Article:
As with many an old adage, there’s truth in the Ain’t Broke Don’t Fix advice. But it is also true that if something is broken, it is harder than ever to get it fixed.
What was once quaintly called “make do and mend” is Not A Thing. Not any more. For a range of reasons. It’s often difficult to find someone to do repairs. Workshops that repairs broken appliances are few and far between.
Finding spare parts can be a challenge. Some have to be imported. Often a repair will require replacing major components, which can be so expensive that it ends up being cheaper to buy a new product.
Moreover, most people don’t expect anything they buy to last more than a few years. When something stops working, we have been conditioned to throw it away and buy a new one. Product prices can be competitive, often due to low labour costs. This can be another reason it’s not worth paying for repairs.
It is accepted in our throw-away society that we don’t fix things. We put them in the trash, and they eventually end up in a landfill. This can in turn generate a sub-economy, as waste-pickers collect saleable items.
Further motivation for trashing rather that repairing is the continual enticement to upgrade. Newer models are must-haves. Who wouldn’t want to move up to what is advertised as a better version?
It’s all part of the business strategy known as Planned Obsolescence. Something bought only a few years ago can now be labelled obsolete if spare parts are no longer obtainable. It’s how things work – when they don’t work.
A Human Right to Repair
A new phenomenon among manufacturers called Repair Prevention is the target of an emerging Right to Repair movement in the US. It brings together a range of interests from consumer activists to farmers.
”Major manufacturers are quietly attempting to outlaw the natural instinct of us humanoids to fiddle with and improve the material things we own in order to charge us to fix it… In addition to deceiving and/or intimidating buyers into believing they’re legally required to trek to the high-dollar Corporate Tech Genius Store for routine maintenance, powerhouse corporate marketers are increasingly forcing customers to bring all their repair business to them.”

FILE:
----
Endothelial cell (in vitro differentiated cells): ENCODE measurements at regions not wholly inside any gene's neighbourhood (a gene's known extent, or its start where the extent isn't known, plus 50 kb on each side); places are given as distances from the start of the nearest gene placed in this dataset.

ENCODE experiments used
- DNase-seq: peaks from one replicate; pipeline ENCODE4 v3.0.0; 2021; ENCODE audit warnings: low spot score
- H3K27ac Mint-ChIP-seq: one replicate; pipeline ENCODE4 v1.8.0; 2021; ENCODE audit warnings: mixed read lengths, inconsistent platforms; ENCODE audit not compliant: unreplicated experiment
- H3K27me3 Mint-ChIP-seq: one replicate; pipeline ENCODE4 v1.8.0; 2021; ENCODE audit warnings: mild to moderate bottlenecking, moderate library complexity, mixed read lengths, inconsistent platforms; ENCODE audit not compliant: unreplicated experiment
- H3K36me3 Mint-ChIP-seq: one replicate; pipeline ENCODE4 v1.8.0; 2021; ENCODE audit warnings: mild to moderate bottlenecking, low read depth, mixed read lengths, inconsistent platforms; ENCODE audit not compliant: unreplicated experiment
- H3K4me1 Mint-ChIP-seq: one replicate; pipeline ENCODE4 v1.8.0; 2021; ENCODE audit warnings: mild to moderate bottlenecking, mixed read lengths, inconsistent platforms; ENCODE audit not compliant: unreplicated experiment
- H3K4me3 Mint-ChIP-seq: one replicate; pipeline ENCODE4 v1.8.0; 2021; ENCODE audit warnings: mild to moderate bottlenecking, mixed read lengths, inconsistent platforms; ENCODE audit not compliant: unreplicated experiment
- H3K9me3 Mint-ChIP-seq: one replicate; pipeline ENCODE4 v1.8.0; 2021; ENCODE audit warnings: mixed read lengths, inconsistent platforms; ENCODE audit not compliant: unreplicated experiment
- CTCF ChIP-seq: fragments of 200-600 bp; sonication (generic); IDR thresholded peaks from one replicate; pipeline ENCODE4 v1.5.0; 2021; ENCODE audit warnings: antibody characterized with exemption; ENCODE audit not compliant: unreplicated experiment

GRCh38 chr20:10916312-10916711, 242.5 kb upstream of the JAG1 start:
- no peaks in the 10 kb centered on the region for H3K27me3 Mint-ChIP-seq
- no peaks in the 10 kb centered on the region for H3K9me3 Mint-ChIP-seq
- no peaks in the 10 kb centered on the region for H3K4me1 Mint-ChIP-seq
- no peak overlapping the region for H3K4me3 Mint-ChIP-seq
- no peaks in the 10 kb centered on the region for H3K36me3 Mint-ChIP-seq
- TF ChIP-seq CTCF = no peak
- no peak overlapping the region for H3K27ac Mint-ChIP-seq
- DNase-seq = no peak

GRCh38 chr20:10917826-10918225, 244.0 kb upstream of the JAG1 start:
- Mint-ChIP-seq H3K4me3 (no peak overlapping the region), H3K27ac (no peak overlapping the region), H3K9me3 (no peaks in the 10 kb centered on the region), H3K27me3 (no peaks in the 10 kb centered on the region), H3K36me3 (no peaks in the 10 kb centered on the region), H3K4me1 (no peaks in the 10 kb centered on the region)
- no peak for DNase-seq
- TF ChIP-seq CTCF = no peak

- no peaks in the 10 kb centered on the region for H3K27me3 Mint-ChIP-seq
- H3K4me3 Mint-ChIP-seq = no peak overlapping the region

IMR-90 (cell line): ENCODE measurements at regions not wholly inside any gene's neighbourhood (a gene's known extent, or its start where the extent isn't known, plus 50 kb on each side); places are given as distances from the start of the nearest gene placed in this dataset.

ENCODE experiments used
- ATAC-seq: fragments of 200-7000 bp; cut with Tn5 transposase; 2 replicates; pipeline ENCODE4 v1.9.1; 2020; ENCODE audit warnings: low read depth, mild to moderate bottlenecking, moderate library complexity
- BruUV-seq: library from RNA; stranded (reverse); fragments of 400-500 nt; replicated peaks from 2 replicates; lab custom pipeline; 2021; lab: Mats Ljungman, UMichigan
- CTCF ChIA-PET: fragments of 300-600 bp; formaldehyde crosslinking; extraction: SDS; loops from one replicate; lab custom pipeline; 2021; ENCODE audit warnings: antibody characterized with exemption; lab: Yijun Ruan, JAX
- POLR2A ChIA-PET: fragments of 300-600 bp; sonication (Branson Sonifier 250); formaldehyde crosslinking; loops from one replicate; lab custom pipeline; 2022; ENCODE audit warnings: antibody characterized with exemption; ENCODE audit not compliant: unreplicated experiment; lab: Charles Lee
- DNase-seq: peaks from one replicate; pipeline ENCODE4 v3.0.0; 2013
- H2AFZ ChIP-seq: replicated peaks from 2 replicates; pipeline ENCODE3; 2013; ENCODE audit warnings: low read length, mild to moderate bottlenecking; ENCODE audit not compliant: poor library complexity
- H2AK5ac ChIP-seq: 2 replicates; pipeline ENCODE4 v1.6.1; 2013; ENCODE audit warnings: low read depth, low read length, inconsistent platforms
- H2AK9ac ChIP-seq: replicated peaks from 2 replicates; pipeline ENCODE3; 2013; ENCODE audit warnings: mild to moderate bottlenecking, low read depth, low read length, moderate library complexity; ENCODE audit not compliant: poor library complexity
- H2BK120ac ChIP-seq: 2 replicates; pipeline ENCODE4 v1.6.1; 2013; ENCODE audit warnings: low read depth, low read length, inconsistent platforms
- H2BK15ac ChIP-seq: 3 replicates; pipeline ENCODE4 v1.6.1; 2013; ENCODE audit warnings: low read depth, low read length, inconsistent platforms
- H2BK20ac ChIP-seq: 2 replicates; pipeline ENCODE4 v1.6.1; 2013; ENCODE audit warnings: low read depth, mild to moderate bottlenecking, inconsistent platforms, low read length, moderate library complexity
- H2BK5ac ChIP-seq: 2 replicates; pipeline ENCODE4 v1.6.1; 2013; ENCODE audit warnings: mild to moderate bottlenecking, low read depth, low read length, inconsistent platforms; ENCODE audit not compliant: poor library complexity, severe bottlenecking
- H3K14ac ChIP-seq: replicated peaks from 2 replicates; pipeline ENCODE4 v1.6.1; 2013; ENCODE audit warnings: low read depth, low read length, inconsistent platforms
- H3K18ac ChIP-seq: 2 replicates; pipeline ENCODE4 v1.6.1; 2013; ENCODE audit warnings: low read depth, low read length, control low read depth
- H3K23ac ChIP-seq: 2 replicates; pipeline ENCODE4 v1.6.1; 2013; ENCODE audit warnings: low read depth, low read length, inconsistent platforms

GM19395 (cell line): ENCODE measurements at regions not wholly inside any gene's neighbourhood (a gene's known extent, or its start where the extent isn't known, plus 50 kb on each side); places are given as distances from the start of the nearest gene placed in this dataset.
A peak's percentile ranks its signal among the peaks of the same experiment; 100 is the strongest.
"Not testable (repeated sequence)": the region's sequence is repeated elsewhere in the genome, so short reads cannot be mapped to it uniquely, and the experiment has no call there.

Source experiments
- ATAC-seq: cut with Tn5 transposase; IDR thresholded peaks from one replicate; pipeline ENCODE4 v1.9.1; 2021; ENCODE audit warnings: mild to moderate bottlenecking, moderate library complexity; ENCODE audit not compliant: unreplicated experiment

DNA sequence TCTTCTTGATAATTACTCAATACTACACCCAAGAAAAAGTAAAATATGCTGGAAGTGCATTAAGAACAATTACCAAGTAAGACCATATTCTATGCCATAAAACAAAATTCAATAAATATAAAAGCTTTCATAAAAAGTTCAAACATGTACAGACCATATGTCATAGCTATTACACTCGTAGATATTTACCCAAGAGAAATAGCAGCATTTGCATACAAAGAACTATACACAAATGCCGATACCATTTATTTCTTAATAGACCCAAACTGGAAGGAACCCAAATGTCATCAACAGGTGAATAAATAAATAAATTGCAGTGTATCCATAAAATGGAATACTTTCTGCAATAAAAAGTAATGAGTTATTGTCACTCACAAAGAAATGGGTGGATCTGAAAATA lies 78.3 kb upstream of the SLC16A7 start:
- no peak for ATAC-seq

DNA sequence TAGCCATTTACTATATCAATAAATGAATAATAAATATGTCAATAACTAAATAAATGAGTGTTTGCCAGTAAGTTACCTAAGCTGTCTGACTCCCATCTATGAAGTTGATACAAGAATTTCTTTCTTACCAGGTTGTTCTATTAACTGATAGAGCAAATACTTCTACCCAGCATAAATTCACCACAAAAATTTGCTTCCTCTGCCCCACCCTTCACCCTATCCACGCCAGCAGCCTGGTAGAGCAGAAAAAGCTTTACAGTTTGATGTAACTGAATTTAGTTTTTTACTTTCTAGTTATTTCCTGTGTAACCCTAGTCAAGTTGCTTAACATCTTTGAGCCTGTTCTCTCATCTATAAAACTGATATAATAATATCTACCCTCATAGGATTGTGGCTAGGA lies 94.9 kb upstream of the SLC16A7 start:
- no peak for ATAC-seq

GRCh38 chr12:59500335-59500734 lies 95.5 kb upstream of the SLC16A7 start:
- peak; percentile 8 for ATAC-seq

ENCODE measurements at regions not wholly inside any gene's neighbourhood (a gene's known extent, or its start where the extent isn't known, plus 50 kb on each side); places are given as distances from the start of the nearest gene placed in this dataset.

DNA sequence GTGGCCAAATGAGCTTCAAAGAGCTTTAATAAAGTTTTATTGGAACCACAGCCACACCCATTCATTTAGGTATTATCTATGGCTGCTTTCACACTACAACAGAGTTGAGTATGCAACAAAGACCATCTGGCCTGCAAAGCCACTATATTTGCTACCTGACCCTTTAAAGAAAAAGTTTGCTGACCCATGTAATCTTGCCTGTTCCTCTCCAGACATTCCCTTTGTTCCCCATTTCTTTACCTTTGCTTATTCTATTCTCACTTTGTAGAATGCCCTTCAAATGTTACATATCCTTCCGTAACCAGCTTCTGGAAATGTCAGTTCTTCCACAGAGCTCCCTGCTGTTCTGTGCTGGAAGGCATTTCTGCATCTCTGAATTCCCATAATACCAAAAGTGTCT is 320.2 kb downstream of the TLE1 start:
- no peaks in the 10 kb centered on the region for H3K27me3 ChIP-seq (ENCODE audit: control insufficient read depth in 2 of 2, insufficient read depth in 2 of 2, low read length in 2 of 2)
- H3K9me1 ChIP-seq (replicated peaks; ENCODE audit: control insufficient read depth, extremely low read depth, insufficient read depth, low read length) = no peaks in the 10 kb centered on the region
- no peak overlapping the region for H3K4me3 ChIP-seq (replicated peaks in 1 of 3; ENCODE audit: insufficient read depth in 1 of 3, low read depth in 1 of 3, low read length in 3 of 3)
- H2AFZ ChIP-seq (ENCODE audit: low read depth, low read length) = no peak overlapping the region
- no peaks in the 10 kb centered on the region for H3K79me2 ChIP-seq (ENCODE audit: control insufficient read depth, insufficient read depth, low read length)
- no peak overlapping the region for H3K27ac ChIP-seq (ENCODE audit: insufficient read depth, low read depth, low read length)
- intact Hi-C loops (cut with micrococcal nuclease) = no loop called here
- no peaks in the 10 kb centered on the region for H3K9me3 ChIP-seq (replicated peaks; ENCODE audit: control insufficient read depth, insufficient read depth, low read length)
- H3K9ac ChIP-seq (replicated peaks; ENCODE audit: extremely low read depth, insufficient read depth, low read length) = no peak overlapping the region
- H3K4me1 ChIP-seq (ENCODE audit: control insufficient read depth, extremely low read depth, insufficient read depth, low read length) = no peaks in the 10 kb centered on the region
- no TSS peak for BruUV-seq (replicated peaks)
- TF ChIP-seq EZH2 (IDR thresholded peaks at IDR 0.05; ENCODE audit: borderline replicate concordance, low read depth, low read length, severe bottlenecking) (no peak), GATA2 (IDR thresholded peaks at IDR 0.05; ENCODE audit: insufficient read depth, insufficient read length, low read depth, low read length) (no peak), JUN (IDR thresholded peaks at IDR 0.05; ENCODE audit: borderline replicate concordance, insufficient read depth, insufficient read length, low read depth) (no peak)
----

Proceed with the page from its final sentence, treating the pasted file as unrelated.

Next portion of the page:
Hightower points to manufacturers’ increasing use of No-Repair clauses in purchase contracts and Digital Locks on products. One of the most infamous No-Repair products is a tractor made by the world’s largest tractor maker, John Deere. Who won’t allow you to even fiddle with the fuel pump.
Another reason why it has become so hard to repair anything is all the new built-in features that bar access to the inside of appliances and devices. Screws in cellphones have been changed to make it harder to open the back covers. Car engines have been made more difficult to access.
“This is like the car company saying ‘We’re going to weld the hood shut so you can’t get in. We should have a presumption that we can get inside anything we own. We should be able to extend the product’s life if we need to. When you talk with manufacturers, they’ll throw out all these straw man arguments. They’ll say ‘Well, it’s not safe for you to go in and repair your phone.’ Fixing phones is an extremely safe endeavor; I’ve never ever heard of anybody hurt from fixing a phone.”
What’s more, you should be able to respond to any emergency while in your car. So you need access to the engine to try to fix the problem.
Repairing: Against the Law
Yet you can no longer legally do much of the above. If you take the casing off your phone to repair it, you will likely void your warranty. Generally your only option is to use the seller’s repair service. This often means sending it off to a workshop in another city for days or even weeks. Or you can buy a new product.
“Manufacturers make products unrepairable. They don’t sell parts because they don’t want people to repair their products.”
Why interfere with the time-honoured method of figuring out how things work by taking them apart? Surely, given the need for more scientists, engineers and technicians, it would make sense to encourage tinkering. As a result of such discouragement of efforts at repair, the repair professional is on the list of disappearing jobs.
There is also a generational angle on fixing things.Young people born between 1982 and 2004 are less DIY inclined than their elders. The Millennial generation is less able to change a tire than Baby Boomers. That is, in terms of hands-on knowledge. However, younger people easily Google a repair solution. On their phones, in the car with the flat tire. Millennials tend to also be better at following instructions on YouTube videos than Boomers.
There’s yet another angle on repairs, relating to gender. Stereotypes of men as Mr Fixit have been shown to be wrong. Many women can do repair work, sometimes better than men.
Lastly, an important consideration is that repair is more environmentally friendly than recycling. Repairing something generates less air and water pollution than replacing it, and leaves less waste.